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Under Vermont divorce laws, you will probably need to go to court one or more times before your divorce is finished. How do you prepare to do this? First, we’ll discuss some general tips for preparing for your court hearing. Then, we’ll provide an overview of some of the types of court appointments you might have.


General Tips on Preparing for a Divorce Hearing.


Come Early

When your court appointment is scheduled, you will receive a notice of the time and place of the appointment in the mail. The first thing you should do is make sure you know where the court house is located! Then give yourself plenty of time to find a place to park the car, get through security, and be on time for your appointment. Sometimes it is hard to predict how long it will take to get inside the building if there’s a line to get through security. This depends on what county you’re in and what day of the week it is. Some county court houses have very little security, while others have metal detectors and multiple police officers checking people in.


Don't Forget Security

Before walking in the door of the courthouse, check to make sure you aren’t carrying anything that cause a problem with security. Many times I’ve reminded my clients of this on the courthouse steps only to find that a client or witness is carrying a pocketknife, a screwdriver in a back pocket, pepper spray in a handbag, or a painkiller they don’t have a prescription for. Leave these things at home or in you car!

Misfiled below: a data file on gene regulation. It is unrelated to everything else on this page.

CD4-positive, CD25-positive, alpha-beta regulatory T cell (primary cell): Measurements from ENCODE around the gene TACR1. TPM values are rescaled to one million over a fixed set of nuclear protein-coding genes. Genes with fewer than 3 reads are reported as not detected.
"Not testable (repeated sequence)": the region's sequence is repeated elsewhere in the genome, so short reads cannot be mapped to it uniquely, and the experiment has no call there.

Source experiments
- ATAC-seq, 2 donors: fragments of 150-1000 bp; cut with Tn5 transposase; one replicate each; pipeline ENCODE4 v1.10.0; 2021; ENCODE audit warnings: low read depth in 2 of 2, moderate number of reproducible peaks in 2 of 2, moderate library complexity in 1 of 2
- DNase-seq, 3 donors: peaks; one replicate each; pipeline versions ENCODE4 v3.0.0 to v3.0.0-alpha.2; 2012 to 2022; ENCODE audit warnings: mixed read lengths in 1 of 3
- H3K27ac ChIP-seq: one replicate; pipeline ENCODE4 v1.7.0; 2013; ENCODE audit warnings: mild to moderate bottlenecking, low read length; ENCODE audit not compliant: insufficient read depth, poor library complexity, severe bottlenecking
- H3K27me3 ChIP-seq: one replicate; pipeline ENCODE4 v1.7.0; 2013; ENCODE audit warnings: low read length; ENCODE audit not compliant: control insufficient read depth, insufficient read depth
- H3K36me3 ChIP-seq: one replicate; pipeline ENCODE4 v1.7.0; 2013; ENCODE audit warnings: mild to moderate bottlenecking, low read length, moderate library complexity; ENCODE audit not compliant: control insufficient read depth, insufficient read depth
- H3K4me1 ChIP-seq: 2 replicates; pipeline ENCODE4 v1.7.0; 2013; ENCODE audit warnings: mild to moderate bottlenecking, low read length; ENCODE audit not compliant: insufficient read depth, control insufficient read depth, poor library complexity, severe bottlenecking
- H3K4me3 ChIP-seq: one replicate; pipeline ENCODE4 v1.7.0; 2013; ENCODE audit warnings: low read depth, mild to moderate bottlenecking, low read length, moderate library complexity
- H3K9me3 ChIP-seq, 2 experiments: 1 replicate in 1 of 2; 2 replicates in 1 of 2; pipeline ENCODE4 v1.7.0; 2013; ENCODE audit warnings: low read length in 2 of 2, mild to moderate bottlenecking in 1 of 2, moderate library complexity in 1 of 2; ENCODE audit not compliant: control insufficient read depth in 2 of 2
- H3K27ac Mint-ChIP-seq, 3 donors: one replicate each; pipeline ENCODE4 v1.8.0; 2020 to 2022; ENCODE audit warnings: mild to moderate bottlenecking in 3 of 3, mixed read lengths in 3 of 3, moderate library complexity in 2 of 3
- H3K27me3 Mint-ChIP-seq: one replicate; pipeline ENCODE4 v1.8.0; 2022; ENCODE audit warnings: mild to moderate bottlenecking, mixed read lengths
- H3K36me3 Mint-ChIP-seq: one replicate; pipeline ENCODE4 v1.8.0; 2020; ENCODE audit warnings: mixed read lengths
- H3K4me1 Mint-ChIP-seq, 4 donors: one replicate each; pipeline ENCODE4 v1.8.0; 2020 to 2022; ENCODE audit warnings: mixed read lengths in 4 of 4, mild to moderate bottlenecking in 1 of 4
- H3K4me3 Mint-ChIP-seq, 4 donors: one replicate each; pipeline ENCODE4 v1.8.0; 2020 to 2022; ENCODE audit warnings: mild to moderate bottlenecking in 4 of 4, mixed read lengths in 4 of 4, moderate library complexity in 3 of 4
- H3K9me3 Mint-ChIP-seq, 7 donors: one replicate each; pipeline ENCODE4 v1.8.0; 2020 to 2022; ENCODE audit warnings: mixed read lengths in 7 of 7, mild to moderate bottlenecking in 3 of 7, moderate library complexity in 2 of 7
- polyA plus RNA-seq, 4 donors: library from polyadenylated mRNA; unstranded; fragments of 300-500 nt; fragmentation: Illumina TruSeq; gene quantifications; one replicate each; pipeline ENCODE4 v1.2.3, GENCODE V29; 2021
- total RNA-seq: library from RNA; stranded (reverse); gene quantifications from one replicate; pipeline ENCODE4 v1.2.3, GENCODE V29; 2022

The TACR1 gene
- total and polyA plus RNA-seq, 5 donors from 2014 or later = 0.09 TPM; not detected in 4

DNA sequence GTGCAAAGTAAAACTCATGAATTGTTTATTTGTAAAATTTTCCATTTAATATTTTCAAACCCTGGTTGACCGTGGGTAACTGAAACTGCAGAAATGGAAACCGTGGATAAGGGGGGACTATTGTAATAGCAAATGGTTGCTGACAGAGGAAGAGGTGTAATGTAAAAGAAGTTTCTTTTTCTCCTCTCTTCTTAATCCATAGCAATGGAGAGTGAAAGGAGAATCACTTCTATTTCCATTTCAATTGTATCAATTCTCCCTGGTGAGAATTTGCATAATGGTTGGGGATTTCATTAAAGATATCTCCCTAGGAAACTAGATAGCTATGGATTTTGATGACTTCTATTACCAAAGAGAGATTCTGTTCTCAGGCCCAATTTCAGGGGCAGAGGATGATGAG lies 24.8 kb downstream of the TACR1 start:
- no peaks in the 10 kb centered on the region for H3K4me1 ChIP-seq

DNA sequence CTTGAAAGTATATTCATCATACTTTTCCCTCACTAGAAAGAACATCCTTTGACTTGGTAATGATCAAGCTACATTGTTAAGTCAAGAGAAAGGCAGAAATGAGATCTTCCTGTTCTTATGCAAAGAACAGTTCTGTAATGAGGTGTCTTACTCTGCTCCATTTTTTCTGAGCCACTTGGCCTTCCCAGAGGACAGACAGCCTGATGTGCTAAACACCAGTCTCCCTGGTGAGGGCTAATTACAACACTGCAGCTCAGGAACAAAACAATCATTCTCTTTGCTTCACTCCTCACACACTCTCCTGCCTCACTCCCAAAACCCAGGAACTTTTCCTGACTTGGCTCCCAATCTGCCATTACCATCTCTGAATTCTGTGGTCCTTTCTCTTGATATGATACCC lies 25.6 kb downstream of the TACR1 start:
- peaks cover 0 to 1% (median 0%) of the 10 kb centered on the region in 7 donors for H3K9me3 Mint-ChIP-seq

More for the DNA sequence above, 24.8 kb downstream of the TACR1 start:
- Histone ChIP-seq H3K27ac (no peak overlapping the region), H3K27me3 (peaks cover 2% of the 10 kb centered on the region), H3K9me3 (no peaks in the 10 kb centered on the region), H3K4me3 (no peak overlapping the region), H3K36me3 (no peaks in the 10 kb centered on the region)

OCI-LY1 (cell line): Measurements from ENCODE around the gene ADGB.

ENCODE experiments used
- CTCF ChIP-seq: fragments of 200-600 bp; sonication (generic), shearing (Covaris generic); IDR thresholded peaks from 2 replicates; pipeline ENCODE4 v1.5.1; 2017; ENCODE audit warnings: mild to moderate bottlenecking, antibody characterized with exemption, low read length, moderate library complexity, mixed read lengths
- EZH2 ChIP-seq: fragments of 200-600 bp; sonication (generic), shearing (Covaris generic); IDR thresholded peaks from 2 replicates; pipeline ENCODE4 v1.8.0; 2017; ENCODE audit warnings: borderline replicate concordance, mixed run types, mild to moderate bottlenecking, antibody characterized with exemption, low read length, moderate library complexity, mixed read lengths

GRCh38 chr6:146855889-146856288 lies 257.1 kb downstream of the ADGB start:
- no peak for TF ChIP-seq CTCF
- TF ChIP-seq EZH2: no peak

Look for Your Room and Time of Appointment

When you get through security, look for a posting of the day’s appointments and hearings. Most courts will post a printout that will show your name, the room number, and the time of the appointment. These can change at the last minute, which is why it’s a good idea to look for it as soon as you get to court.


Confidential Cases

Note that sometimes your name will not be listed because the case is marked “confidential.” In this case, the listing will say “Confidential Civil Case” followed by the case number. Check this number against any correspondence from the court to make sure you’re in the right place at the right time. If you don’t see your name or case number, check with the court officer (a police officer that is usually a county sheriff's deputy) in charge of the courtroom. Usually, this officer will be in the hallway outside of the courtroom, checking that people have arrived for their appointments. If not, the court officer may be in the courtroom already.

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